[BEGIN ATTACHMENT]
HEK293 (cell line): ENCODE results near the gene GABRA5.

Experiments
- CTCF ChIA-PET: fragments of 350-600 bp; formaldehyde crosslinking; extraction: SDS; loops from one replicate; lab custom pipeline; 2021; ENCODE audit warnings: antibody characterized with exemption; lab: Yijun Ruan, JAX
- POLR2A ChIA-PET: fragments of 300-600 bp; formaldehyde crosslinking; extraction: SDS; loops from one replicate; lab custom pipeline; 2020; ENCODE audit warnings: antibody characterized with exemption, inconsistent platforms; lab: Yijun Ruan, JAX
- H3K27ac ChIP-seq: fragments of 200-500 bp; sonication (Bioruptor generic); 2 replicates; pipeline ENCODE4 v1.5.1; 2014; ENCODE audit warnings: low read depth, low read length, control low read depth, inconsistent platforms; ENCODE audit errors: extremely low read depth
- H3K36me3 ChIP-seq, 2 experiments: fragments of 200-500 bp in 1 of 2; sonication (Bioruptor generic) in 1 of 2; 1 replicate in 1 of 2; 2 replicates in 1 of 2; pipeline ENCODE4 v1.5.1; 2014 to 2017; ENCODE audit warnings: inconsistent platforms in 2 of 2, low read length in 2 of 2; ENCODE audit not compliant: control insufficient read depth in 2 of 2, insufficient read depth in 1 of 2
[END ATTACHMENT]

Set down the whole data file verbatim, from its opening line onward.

HEK293 (cell line): ENCODE results near the gene GABRA5.

Experiments
- CTCF ChIA-PET: fragments of 350-600 bp; formaldehyde crosslinking; extraction: SDS; loops from one replicate; lab custom pipeline; 2021; ENCODE audit warnings: antibody characterized with exemption; lab: Yijun Ruan, JAX
- POLR2A ChIA-PET: fragments of 300-600 bp; formaldehyde crosslinking; extraction: SDS; loops from one replicate; lab custom pipeline; 2020; ENCODE audit warnings: antibody characterized with exemption, inconsistent platforms; lab: Yijun Ruan, JAX
- H3K27ac ChIP-seq: fragments of 200-500 bp; sonication (Bioruptor generic); 2 replicates; pipeline ENCODE4 v1.5.1; 2014; ENCODE audit warnings: low read depth, low read length, control low read depth, inconsistent platforms; ENCODE audit errors: extremely low read depth
- H3K36me3 ChIP-seq, 2 experiments: fragments of 200-500 bp in 1 of 2; sonication (Bioruptor generic) in 1 of 2; 1 replicate in 1 of 2; 2 replicates in 1 of 2; pipeline ENCODE4 v1.5.1; 2014 to 2017; ENCODE audit warnings: inconsistent platforms in 2 of 2, low read length in 2 of 2; ENCODE audit not compliant: control insufficient read depth in 2 of 2, insufficient read depth in 1 of 2